The only reliable way to find the owner of a object is to query the sys.objects catalog view. The only reliable way to find the owner of a type is to use the TYPEPROPERTY function.

Special Cases and Conditions

The following table lists special cases, exceptions, and conditions that apply to altering authorization.

Class

Condition

DATABASE

Cannot change the owner of system databases master, model, tempdb, the resource database, or a database that is used as a distribution database. The principal must be a login. If the principal is a Windows login without a corresponding SQL Server login, the principal must have CONTROL SERVER permission and TAKE OWNERSHIP permission on the database. If the principal is a SQL Server login, the principal cannot be mapped to a certificate or asymmetric key. Dependent aliases will be mapped to the new database owner. The DBO SID will be updated in both the current database and in sys.databases.

OBJECT

Cannot change ownership of triggers, constraints, rules, defaults, statistics, system objects, queues, indexed views, or tables with indexed views.

SCHEMA

When ownership is transferred, permissions on schema-contained objects that do not have explicit owners will be dropped. Cannot change the owner of sys, dbo, or information_schema.

TYPE

Cannot change ownership of a TYPE that belongs to sys or information_schema.

CONTRACT, MESSAGE TYPE, or SERVICE

Cannot change ownership of system entities.

SYMMETRIC KEY

Cannot change ownership of global temporary keys.

CERTIFICATE or ASYMMETRIC KEY

Cannot transfer ownership of these entities to a role or group.

ENDPOINT

The principal must be a login.

Requires TAKE OWNERSHIP permission on the entity. If the new owner is not the user that is executing this statement, also requires either, 1) IMPERSONATE permission on the new owner if it is a user or login; or 2) if the new owner is a role, membership in the role, or ALTER permission on the role; or 3) if the new owner is an application role, ALTER permission on the application role.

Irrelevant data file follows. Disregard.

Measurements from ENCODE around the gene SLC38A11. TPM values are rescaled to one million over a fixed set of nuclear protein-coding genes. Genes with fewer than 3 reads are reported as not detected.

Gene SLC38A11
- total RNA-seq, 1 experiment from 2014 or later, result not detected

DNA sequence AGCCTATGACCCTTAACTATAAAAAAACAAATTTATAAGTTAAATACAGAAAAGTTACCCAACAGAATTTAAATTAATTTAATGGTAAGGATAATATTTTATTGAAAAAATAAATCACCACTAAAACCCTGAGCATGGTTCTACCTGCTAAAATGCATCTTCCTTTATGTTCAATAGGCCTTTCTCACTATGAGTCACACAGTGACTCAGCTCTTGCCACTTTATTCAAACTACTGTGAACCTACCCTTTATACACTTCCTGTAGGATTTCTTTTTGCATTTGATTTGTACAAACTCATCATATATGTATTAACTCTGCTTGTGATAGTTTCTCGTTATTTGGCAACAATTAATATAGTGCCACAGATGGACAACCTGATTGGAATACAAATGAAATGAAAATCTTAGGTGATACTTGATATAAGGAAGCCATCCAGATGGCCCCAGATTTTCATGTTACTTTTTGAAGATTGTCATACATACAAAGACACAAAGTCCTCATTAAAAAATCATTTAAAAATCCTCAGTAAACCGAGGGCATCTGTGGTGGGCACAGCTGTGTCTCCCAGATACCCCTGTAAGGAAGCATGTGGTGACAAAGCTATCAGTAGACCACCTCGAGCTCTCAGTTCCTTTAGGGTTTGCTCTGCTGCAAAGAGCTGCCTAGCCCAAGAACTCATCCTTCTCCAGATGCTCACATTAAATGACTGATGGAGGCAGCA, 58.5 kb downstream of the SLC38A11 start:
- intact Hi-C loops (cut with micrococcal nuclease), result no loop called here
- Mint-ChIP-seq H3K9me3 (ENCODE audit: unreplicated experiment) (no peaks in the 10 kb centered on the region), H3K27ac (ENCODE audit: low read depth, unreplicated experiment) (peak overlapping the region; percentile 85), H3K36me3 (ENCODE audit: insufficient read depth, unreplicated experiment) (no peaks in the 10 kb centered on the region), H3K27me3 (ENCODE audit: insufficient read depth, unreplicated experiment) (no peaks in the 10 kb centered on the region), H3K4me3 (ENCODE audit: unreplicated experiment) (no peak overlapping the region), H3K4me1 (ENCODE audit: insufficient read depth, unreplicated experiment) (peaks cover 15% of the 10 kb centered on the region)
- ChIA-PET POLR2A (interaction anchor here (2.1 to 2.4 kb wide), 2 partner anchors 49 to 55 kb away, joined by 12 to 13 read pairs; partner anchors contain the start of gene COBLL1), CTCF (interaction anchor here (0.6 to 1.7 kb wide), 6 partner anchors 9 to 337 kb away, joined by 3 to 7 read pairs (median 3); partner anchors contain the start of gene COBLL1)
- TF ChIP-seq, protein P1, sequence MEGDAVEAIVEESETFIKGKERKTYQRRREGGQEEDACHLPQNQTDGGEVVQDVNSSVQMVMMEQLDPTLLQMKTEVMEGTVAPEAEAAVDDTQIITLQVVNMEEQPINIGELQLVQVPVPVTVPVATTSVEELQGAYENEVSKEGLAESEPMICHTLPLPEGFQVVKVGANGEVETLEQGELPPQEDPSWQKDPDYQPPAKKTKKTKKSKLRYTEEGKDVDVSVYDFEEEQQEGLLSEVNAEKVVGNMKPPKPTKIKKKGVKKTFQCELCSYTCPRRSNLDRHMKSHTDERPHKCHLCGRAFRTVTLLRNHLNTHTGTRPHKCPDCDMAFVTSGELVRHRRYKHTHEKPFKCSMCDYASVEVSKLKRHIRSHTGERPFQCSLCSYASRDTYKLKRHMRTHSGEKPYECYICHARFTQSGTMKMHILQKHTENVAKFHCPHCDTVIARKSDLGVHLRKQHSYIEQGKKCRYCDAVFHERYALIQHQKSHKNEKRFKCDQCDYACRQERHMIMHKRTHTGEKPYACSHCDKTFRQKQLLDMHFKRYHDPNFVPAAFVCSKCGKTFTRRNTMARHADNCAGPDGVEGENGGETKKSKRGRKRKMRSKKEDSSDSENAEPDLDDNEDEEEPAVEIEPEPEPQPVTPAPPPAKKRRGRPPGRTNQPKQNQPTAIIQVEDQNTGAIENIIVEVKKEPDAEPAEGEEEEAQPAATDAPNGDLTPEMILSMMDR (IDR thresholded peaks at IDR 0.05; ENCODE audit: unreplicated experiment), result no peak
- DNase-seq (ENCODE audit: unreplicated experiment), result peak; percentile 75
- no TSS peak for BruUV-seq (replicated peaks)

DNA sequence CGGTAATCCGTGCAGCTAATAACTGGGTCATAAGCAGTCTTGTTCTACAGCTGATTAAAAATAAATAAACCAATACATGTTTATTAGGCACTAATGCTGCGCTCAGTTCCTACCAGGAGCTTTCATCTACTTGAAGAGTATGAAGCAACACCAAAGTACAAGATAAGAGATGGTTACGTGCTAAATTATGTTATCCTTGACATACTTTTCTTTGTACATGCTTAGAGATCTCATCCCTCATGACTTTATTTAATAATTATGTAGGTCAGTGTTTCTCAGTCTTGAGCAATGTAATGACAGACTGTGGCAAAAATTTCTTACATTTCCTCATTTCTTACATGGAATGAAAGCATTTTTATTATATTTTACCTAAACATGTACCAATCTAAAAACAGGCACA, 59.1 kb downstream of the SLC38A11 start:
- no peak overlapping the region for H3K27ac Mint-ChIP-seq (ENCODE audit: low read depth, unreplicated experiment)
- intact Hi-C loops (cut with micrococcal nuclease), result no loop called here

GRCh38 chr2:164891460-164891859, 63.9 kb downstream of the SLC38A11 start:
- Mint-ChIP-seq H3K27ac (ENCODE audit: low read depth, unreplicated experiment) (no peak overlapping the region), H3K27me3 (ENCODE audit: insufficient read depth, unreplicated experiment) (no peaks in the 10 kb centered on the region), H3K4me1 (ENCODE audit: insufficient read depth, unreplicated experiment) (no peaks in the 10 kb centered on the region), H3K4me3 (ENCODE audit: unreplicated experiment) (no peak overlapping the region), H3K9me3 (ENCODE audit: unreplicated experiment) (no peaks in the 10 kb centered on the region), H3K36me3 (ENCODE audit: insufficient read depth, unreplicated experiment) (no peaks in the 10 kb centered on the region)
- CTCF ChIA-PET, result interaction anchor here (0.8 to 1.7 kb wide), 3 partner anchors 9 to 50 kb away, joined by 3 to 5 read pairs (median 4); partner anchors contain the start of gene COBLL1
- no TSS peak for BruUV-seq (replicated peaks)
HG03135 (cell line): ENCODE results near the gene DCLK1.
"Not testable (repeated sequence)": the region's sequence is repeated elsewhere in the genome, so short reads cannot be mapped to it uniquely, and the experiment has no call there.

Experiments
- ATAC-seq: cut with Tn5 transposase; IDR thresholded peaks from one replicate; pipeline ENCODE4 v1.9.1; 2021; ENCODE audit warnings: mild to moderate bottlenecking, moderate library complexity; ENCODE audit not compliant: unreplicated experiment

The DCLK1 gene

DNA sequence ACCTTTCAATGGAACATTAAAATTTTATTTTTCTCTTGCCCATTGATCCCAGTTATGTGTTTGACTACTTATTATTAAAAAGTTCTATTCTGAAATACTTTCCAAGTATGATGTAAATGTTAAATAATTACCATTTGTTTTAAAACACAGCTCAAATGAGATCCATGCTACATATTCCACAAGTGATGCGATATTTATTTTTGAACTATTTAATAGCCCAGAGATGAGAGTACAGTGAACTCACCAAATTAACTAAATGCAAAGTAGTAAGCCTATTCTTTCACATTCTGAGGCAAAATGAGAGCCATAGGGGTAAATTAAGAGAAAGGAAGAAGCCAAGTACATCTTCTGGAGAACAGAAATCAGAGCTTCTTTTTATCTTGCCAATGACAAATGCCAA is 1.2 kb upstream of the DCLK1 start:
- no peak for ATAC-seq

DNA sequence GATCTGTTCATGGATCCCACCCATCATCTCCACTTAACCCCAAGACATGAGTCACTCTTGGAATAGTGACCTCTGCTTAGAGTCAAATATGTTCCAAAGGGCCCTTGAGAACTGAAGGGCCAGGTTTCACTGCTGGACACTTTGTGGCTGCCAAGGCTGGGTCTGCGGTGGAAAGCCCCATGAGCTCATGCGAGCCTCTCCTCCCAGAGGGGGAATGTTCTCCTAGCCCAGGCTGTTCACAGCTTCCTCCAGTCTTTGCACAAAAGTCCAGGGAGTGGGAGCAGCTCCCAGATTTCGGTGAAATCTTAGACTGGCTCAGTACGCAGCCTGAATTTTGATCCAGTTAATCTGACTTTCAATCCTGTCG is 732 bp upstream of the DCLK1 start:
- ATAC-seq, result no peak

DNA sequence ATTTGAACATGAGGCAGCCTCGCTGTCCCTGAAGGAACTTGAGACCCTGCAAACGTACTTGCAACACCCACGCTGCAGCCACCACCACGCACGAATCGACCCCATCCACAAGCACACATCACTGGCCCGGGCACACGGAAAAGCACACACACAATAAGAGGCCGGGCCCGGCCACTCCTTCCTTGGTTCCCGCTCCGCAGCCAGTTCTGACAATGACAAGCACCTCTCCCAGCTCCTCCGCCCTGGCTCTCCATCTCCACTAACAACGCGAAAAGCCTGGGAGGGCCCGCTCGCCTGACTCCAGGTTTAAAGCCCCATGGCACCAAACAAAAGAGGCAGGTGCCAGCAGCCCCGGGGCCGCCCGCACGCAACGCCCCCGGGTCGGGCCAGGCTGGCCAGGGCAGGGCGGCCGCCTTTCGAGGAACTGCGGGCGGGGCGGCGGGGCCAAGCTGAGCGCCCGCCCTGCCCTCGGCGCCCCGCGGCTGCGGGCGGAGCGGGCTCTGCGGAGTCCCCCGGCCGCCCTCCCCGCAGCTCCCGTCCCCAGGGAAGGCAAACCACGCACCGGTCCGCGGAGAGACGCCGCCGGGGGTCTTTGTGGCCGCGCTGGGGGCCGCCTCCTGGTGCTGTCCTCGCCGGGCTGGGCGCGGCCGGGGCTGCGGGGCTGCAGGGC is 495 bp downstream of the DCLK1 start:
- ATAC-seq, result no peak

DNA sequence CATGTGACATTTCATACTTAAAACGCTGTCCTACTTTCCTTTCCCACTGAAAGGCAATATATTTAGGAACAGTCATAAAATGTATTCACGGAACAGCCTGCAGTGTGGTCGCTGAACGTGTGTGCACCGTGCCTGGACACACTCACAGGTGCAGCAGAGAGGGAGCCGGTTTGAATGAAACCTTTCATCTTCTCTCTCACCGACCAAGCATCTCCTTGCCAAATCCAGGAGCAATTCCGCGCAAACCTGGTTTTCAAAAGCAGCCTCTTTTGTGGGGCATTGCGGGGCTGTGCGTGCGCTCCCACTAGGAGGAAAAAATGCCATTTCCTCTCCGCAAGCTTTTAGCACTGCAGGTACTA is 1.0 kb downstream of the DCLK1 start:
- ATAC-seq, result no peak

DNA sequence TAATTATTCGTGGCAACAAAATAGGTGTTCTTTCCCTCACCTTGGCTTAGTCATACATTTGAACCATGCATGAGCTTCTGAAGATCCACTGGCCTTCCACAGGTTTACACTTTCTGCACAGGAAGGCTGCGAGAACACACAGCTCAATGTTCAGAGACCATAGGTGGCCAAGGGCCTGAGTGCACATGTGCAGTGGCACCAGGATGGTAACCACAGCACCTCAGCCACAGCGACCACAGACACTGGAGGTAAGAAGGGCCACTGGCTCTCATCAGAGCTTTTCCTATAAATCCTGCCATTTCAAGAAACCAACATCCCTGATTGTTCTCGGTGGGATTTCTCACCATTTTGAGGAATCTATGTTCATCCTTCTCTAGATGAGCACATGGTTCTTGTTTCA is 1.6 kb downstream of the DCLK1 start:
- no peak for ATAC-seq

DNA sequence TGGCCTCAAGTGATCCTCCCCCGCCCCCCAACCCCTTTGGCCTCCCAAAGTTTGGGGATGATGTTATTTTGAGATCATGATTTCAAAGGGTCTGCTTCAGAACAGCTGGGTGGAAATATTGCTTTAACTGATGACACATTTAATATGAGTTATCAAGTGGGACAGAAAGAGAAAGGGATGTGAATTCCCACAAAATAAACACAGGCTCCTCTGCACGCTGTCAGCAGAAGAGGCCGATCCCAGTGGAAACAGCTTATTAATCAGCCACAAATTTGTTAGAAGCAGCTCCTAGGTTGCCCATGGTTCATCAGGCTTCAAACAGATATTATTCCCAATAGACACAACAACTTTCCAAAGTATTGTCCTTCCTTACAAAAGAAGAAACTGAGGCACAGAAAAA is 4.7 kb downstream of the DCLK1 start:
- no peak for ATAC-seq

A. Transferring ownership of a table

The following example transfers ownership of table Sprockets to user MichikoOsada. The table is located inside schema Parts.

ALTER AUTHORIZATION ON OBJECT::Parts.Sprockets TO MichikoOsada;
GO

The query could also look like the following:

ALTER AUTHORIZATION ON Parts.Sprockets TO MichikoOsada;
GO

B. Transferring ownership of a view to the schema owner

The following example transfers ownership the view ProductionView06 to the owner of the schema that contains it. The view is located inside schema Production.

ALTER AUTHORIZATION ON OBJECT::Production.ProductionView06 TO SCHEMA OWNER;
GO

C. Transferring ownership of a schema to a user

The following example transfers ownership of the schema SeattleProduction11 to user SandraAlayo.

ALTER AUTHORIZATION ON SCHEMA::SeattleProduction11 TO SandraAlayo;
GO

D. Transferring ownership of an endpoint to a SQL Server login

The following example transfers ownership of endpoint CantabSalesServer1 to JaePak. Because the endpoint is a server-level securable, the endpoint can only be transferred to a server-level principal.

ALTER AUTHORIZATION ON ENDPOINT::CantabSalesServer1 TO JaePak;
GO